“This is going to be a sideshow in the trial,” Vokey told the judge. “And that is no insignificant thing.”
The acts never actually occurred. That’s either because the co-conspirators in the botched hazing on Melgar only planned to take forced, compromising photos of the Green Beret to embarrass him, or because in the process of their “prank,” he died, Vokey said.
‘Be very careful in your choice of words’
Prosecutor and Navy Cmdr. Benjamin B. Garcia argued that the alleged sexual acts planned by Madera-Rodriguez and his three co-conspirators were part of the charges the defendant on trial now faces.
Garcia pointed to how, immediately after the incident, the four men sought to cover up the crime by lying about their involvement, their intent and what exactly happened in the early morning hours of June 4, 2017.
“They realized how this didn’t look like an innocent mistake,” Garcia said.
Vokey also argued to the judge that the prosecution’s own evidence, statements by one of the co-defendants after he pleaded guilty, showed that the men never planned to go through with actual, physical sex acts in the attack.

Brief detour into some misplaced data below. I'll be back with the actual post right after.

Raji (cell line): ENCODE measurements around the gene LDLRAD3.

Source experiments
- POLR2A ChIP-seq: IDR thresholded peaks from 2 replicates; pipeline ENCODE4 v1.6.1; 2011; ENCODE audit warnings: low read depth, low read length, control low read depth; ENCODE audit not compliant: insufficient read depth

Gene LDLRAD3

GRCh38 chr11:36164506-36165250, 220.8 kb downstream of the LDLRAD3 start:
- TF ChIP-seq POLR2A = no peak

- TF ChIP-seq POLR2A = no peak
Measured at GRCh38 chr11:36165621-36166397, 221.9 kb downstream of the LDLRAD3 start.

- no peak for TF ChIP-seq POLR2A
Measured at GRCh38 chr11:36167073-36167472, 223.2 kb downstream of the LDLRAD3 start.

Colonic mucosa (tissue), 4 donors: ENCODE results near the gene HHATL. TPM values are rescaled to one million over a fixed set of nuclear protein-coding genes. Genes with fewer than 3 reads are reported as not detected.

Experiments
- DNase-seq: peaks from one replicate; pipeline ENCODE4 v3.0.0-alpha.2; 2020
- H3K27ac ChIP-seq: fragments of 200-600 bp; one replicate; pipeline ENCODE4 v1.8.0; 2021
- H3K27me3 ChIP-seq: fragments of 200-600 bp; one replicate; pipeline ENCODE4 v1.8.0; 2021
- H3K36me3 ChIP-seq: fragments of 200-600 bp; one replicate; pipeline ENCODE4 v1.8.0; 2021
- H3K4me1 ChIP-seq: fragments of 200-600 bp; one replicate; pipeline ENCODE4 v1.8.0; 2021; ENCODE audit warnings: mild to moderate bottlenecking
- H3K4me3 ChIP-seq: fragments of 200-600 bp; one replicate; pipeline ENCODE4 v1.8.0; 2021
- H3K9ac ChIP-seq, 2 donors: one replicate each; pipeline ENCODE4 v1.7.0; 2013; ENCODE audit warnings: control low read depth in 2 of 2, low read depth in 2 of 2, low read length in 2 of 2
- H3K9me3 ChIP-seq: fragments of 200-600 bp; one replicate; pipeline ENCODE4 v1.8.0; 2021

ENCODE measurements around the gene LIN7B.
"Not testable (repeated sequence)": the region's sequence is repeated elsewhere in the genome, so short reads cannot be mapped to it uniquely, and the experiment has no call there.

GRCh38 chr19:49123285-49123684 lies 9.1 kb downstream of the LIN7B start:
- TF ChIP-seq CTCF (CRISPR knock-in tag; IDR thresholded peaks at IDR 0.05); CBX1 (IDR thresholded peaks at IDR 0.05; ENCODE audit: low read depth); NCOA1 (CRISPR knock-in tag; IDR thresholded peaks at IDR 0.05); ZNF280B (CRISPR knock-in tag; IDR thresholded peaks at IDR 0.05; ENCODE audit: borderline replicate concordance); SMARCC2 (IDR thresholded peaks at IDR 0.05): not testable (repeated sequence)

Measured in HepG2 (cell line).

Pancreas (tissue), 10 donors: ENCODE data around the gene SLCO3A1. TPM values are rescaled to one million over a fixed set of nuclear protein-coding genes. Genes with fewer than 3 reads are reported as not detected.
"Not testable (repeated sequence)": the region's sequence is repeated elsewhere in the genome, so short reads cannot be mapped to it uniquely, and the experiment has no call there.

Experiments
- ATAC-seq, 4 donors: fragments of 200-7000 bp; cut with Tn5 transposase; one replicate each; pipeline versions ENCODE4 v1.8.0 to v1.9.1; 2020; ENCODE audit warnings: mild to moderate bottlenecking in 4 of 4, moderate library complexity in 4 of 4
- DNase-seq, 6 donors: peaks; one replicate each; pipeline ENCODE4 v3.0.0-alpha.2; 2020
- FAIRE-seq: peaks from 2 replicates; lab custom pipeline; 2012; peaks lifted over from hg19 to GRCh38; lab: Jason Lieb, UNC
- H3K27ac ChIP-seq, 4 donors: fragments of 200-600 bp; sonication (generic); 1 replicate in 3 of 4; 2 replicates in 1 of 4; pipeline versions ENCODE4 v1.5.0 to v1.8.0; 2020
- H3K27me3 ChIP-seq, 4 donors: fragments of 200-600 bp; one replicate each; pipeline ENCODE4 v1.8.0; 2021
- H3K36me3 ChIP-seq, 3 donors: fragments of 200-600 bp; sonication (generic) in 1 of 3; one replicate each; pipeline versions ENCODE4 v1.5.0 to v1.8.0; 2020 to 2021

“We would have done some things but it would not have gone to actual sexual assault,” Navy SEAL Chief Special Warfare Ooperator Adam C. Matthews told the government in July 2019, after he’d pleaded guilty to his role in the crime.
Still, the jury should know what the men intended to do, Garcia argued.
Woodard, the judge, didn’t seem to taken with the prosecutor’s theory.
“You had the opportunity to charge it,” Woodard said. “You did not.”
Woodard seemed unmoved by other arguments Garcia brought forth. But Woodard did warn Vokey and the defense team that if they tell the jury in an opening statement that “this was not hazing; this was a prank” then that could open the door for prosecutors to explain the sexual parts of the plan to beat back an argument that it was an innocent act gone wrong.